Or, Vargas likes using coconut oil as an alternative to store bought shave gel. She recommends applying a thin layer of coconut oil to the skin immediately before shaving for a moisturizing, protective layer. Note, though, that some people find that coconut oil may aggravate acne for people with acne-prone skin—so if that describes you, perhaps avoid the oil.
Shave in the Direction of Hair Growth
With your protective shave gel or coconut oil on your skin, and a fresh, sharp razor, Dr. Jaliman recommends that you shave moving slowly and stroking the blade in the direction of your hair growth (so if your hair grows downwards, start at the top and shave downwards).
Note that if your hair is longer than about a quarter of an inch, you’ll want to first trim it down before shaving.
Though the hair down there is coarser, you may be tempted to press harder against the skin with the razor, but don’t. This will just cause more trouble and pulling on the sensitive area and may even lead to cuts and infection. Be careful and go slowly. It’s a task that can test your patience, but one you want to make sure you do right.
After You Shave: Prevent Red Bumps & Irritation
What you do after you shave also plays a big part in determining if you’ll experience irritation and red bumps.
After you’ve shaved, dry the area completely. Do not rub too hard with the towel as this can lead to rough, dry skin or irritation.
Once dry, to help prevent irritation, you can try applying baby powder, tea tree oil or coconut oil. Or, if you’re looking for solutions specifically designed to help prevent and combat red bumps, you can try physician Dr. Darria Gillespie’s recommendations: Tend skin or Mi New York Solution 2. Or, licensed esthetician Daniela Ferri loves Ferro Rosa Friction Fix TM.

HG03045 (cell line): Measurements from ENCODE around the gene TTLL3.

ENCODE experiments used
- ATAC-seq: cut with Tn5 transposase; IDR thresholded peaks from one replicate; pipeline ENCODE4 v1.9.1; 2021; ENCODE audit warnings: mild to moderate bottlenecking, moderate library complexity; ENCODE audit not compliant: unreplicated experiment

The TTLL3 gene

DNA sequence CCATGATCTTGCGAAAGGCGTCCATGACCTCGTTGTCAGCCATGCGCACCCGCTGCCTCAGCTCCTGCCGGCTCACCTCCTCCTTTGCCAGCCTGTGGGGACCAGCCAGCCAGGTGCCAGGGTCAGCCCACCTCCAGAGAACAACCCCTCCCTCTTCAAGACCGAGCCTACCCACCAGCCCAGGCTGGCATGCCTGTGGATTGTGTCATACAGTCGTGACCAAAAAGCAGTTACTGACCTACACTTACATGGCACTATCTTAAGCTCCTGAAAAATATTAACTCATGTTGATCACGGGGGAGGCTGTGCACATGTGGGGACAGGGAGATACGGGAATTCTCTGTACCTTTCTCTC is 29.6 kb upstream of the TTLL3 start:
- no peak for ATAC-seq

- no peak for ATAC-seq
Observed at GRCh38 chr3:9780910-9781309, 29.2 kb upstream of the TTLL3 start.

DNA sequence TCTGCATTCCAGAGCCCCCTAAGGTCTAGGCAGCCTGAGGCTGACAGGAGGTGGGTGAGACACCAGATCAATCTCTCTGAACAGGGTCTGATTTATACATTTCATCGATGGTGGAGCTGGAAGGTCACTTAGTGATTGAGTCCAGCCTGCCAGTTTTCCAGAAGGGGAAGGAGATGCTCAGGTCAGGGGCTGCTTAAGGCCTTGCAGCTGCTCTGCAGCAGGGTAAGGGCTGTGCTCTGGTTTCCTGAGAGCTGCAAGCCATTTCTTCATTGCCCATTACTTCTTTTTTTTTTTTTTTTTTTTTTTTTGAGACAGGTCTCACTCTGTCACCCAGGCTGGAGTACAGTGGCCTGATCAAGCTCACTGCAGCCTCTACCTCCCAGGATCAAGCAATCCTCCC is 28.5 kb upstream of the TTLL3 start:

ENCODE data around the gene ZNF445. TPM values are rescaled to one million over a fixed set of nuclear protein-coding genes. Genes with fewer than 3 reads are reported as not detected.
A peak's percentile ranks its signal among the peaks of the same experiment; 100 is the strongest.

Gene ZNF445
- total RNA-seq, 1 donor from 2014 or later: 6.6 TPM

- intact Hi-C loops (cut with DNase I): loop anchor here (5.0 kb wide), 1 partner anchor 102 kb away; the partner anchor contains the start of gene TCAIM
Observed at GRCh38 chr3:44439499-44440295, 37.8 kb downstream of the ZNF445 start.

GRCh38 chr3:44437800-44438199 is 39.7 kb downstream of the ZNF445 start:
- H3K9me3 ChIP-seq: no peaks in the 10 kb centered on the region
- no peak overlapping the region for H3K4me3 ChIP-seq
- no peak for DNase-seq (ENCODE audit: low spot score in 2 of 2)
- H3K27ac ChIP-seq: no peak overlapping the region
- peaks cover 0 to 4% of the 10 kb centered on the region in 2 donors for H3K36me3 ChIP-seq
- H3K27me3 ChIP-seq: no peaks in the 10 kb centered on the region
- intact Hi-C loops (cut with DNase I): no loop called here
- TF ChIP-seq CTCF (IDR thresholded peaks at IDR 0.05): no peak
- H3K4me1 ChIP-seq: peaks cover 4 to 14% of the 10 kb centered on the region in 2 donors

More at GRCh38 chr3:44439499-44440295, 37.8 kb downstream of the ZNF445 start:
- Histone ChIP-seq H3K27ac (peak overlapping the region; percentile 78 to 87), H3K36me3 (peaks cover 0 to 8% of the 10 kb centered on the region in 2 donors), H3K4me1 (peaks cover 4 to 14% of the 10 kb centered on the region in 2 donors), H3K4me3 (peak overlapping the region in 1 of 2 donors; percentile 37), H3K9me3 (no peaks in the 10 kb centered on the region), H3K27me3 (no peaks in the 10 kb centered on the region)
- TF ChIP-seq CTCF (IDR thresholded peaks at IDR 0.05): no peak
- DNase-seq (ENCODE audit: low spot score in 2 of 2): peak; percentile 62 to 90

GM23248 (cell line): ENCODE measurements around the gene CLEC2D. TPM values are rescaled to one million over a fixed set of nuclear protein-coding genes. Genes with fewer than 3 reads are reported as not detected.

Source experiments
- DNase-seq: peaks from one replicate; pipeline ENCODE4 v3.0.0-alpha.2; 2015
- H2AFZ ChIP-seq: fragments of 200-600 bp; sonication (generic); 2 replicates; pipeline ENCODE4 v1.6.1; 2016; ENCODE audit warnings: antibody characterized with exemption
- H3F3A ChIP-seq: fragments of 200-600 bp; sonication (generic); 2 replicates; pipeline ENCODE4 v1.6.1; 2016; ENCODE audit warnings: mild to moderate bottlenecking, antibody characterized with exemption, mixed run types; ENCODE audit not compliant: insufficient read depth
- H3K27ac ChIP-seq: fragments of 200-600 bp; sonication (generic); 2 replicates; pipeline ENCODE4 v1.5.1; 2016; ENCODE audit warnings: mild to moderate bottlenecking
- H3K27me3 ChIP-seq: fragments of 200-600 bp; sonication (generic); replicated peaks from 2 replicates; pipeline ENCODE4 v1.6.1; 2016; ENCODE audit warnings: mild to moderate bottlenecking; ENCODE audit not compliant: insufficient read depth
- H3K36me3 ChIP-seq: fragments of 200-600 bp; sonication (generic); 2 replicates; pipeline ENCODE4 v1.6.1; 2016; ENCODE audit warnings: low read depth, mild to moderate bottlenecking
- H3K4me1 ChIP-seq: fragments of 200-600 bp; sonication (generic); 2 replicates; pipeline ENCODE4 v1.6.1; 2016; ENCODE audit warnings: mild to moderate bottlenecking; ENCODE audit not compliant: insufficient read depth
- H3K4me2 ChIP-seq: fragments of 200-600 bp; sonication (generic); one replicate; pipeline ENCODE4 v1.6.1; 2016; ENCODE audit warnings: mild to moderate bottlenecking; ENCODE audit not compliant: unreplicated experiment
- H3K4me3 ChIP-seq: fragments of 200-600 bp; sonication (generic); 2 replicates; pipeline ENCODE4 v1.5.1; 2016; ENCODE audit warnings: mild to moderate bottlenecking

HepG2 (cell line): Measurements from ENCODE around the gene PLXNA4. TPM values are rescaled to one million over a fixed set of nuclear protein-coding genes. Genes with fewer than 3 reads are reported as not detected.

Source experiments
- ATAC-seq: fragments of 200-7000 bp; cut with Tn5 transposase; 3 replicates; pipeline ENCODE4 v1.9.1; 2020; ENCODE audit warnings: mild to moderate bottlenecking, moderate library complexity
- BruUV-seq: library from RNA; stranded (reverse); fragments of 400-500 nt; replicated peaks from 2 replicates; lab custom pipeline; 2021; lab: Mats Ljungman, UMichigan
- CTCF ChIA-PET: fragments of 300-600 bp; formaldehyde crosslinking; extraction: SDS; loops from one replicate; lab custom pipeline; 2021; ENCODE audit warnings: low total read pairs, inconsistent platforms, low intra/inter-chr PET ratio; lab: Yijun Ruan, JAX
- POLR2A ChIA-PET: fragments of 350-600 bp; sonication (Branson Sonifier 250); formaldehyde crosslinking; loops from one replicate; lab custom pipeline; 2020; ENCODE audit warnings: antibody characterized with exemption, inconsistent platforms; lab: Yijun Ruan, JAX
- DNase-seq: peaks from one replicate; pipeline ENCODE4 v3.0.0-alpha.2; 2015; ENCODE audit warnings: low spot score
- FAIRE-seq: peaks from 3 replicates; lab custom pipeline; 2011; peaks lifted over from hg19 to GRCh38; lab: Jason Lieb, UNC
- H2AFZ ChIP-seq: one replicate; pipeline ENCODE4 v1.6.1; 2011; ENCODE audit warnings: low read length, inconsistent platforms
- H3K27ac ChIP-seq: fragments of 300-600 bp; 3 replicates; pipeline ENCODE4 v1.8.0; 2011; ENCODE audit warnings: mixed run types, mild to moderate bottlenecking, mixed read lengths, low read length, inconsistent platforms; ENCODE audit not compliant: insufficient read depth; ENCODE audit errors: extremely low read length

She recommends applying the powder to the shaved area each morning before getting dressed, before working out or before sitting for long periods that could put extra pressure on the delicate skin. This will reduce inflammation and irritation while absorbing moisture and oil, and preventing friction and pressure.
The Right Undies
Pressure and friction are common causes of irritation, which can prevent hair from growing back properly, and can lead to red bumps and ingrown hairs. One important way to minimize friction and irritation down there is by wearing the right underwear to protect your skin.
“Prevention comes in the form of properly cushioning the skin,” Ferri explains. “This means—hate to be the barer of bad news, ladies—no thong when wearing denim, tweed, twill or any other type of textured material. It also means no lace and no mesh underwear. Ever.”
So save those perfect little lacy pair of underwear for when they won’t be on for long (wink wink) and just go with more basic, protective pairs for day-to-day wear. Ferri recommends smooth, non-textured cotton underwear that will cover the entire area to prevent rubbing against your clothes: “Many of my clients have enjoyed a great deal of relief from their ingrown problems just by changing completely to boy cut or boy short 100 percent cotton underwear.”
Note that if you’re currently dealing with a bout of irritation and ingrown hairs from your last shave, it’s best to wait until it clears to shave again. Shaving over an already inflamed area could lead to a serious skin infection and scarring. If your skin is warm to the touch and painful beyond what is normal for you, book an appointment with your doctor to as it could be the sign of a skin infection.
Keep it Up
We’re humans so once we achieve optimal results, we tend to slack off. When it comes to keeping the skin smooth and bump free in the bikini zone, you need to maintain your routine of exfoliating and treating the area with your choice of product. Try out a few of our expert recommendations and then settle on works best for you, just be sure to maintain the routine and you’ll be in tiptop shape come beach season.